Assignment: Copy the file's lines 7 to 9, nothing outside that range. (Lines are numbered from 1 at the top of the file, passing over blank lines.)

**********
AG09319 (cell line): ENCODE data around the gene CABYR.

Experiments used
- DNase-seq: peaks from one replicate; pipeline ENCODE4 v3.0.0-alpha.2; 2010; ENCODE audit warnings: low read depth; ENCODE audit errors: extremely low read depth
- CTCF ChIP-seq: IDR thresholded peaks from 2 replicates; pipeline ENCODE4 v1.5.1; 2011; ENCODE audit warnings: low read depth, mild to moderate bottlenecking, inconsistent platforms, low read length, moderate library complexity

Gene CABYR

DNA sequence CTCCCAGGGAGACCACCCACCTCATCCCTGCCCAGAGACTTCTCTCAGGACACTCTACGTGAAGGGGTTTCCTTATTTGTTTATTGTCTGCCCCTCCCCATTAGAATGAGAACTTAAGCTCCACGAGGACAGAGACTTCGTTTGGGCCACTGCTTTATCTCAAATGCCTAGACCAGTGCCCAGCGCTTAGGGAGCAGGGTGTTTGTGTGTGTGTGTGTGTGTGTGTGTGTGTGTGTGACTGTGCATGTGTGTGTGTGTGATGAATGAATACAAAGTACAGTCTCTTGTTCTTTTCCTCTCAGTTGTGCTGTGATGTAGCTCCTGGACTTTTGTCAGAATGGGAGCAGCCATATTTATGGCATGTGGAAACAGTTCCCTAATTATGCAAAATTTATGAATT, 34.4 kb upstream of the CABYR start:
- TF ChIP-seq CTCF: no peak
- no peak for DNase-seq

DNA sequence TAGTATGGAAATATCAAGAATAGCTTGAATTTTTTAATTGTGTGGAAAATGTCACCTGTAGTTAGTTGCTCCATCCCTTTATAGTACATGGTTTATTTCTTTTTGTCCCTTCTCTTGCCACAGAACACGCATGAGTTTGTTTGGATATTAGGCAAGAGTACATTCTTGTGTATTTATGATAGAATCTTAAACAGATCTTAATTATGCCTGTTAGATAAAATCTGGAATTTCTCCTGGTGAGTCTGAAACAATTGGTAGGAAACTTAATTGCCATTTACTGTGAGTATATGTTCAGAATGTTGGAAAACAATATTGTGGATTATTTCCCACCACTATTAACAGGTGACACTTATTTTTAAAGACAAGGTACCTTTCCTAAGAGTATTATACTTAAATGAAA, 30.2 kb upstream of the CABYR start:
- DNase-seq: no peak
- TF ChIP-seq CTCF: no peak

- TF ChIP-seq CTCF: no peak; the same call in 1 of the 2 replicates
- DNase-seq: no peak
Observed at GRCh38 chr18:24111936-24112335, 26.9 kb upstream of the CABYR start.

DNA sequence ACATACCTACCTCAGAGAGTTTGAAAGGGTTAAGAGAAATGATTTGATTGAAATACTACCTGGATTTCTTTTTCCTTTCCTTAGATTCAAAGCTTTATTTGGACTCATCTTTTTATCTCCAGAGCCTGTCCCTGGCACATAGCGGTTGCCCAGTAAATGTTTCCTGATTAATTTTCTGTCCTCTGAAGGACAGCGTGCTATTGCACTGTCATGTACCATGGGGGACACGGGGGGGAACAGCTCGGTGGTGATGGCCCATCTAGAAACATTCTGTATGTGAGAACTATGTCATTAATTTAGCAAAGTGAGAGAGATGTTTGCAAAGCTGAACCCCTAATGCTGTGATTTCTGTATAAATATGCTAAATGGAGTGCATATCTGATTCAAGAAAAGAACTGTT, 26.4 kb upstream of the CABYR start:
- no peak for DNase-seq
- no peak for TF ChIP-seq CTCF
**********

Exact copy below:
- TF ChIP-seq CTCF: no peak
- no peak for DNase-seq

DNA sequence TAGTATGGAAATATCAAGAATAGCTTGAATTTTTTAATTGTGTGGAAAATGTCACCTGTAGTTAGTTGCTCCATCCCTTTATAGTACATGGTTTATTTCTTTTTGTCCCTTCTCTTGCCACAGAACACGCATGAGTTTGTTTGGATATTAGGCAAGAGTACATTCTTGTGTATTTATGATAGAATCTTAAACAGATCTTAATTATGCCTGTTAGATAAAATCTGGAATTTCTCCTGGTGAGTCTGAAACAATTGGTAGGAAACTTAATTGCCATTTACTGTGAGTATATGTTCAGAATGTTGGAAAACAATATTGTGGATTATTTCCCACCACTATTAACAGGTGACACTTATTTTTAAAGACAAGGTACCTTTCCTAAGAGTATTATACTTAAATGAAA, 30.2 kb upstream of the CABYR start: